Thursday, April 26, 2012

The fight to control fracking: State vs. Local

Salon just ran an interesting piece by David Sirota. He claims that the science has demonstrated conclusively that fracking is harmful. He then goes on to argue that if states wrest control away from municipalities, the science will be moot: big oil and gas corporations will just buy political influence at the state level to get their way. Curious, though, I don't know why he thinks that somehow (even if "the science" is settled, which it is not...there is no such thing as "the" science) local government will be more science-based than state government.

I agree local governments ought to retain as much power, or more, than they currently have over shale gas development. But I don't think this is because they have "the" scientific answer - rather, as Sirota also notes, it is because they more directly represent the will of the people impacted by the industrial activities associated with getting gas out of the ground and to market.

Wednesday, April 25, 2012

Pittsburgh's Ban on Fracking

This happened in 2010, but it is news to me and may be to many readers of the blog. Here is a story about Pittsburgh's ban on natural gas drilling within its city limits. The relevant chapter (618) of the municipal code can be found here. Here is the introduction:

"The City Council of Pittsburgh finds that the commercial extraction of natural gas in the urban environment of Pittsburgh poses a significant threat to the health, safety, and welfare of residents and neighborhoods within the City. Moreover, widespread environmental and human health impacts have resulted from commercial gas extraction in other areas. Regulating the activity of commercial gas extraction automatically means allowing commercial gas extraction to occur within the City, thus allowing the deposition of toxins into the air, soil, water, environment, and the bodies of residents within our City.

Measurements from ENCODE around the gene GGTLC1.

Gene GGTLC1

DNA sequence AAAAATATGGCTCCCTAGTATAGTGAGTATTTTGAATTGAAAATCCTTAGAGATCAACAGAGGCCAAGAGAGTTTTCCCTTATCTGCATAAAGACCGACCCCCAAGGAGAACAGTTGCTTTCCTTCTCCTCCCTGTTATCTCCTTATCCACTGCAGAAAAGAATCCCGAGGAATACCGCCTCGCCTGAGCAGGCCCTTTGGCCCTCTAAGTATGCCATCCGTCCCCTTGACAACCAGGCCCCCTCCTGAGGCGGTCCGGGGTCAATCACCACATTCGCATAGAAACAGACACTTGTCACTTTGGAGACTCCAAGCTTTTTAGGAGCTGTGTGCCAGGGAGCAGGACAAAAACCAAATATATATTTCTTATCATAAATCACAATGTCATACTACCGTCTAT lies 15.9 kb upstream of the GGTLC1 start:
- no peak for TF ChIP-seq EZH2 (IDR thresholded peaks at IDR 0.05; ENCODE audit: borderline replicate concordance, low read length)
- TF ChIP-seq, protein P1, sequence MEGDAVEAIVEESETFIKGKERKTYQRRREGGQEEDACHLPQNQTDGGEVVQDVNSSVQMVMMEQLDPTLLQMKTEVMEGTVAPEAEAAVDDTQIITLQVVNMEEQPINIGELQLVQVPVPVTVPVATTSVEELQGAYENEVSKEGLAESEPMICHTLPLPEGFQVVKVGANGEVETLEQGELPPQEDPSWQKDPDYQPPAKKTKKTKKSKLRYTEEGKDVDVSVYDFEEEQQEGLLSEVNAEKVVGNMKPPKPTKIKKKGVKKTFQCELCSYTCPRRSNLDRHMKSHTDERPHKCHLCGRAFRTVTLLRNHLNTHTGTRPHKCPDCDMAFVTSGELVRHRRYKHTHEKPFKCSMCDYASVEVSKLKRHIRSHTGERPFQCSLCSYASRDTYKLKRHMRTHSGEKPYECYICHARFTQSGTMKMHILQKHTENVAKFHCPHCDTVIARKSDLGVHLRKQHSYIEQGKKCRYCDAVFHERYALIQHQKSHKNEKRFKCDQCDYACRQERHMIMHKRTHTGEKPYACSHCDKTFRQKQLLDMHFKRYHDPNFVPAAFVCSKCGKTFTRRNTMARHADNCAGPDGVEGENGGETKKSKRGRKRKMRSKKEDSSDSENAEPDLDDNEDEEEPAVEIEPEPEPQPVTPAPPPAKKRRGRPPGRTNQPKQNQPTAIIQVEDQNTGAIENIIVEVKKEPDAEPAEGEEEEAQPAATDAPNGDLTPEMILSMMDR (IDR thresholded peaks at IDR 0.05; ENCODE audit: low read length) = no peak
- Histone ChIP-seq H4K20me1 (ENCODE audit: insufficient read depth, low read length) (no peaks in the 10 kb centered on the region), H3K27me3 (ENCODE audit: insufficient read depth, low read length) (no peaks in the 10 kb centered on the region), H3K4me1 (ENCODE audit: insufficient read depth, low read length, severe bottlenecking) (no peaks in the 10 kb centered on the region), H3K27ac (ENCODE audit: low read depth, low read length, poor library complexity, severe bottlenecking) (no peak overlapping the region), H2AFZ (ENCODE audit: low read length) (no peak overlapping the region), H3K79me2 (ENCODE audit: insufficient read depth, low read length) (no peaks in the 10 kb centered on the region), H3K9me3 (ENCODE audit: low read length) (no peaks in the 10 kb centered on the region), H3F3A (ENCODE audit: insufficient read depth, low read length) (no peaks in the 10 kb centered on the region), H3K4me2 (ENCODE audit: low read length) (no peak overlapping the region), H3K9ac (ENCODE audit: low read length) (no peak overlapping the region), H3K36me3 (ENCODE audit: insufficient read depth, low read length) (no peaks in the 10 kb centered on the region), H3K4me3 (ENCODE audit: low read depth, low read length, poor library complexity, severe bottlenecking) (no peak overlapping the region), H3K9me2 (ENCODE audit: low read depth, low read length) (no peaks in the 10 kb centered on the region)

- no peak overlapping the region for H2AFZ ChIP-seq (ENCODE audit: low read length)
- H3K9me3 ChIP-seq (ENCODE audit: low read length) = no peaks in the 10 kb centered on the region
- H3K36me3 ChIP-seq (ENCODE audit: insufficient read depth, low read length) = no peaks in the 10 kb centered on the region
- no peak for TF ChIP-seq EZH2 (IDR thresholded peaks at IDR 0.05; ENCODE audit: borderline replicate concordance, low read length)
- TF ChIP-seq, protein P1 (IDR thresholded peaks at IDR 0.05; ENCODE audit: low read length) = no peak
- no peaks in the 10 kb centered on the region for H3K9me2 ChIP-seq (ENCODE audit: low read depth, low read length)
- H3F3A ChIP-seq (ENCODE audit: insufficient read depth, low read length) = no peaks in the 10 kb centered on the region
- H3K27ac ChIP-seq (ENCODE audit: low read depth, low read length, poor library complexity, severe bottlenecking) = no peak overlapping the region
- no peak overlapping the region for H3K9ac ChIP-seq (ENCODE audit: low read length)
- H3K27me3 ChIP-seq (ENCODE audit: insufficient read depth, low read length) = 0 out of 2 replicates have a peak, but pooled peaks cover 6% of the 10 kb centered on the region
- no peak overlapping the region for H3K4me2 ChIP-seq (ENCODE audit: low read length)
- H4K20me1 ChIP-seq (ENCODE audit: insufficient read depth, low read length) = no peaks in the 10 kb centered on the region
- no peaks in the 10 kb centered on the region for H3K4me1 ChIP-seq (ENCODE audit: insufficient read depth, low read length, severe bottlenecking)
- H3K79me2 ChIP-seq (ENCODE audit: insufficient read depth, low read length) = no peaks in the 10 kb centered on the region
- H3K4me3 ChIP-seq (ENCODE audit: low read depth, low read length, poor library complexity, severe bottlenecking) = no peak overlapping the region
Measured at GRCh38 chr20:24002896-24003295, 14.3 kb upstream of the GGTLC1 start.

Meaningful regulatory limitations and prohibitions concerning Marcellus Shale natural gas extraction, along with zoning and land use provisions, are barred because they conflict with certain legal powers claimed by resource extraction corporations. The City Council recognizes that environmental and economic sustainability cannot be achieved if the rights of municipal majorities are routinely overridden by corporate minorities claiming certain legal powers.

The City Council believes that the protection of residents, neighborhoods, and the natural environment constitutes the highest and best use of the police powers that this municipality possesses. The City Council also believes that local legislation that embodies the interests of the community is mandated by the doctrine of the consent of the governed, and the right to local, community self-government. Thus, the City Council hereby adopts this Chapter, which bans commercial extraction of Marcellus Shale natural gas within the City of Pittsburgh, creates a Bill of Rights for the residents and communities of the City, and removes certain legal powers from gas extraction corporations operating within the City of Pittsburgh."

Oppenheim, La Point Issue Minority Report from Drilling Task Force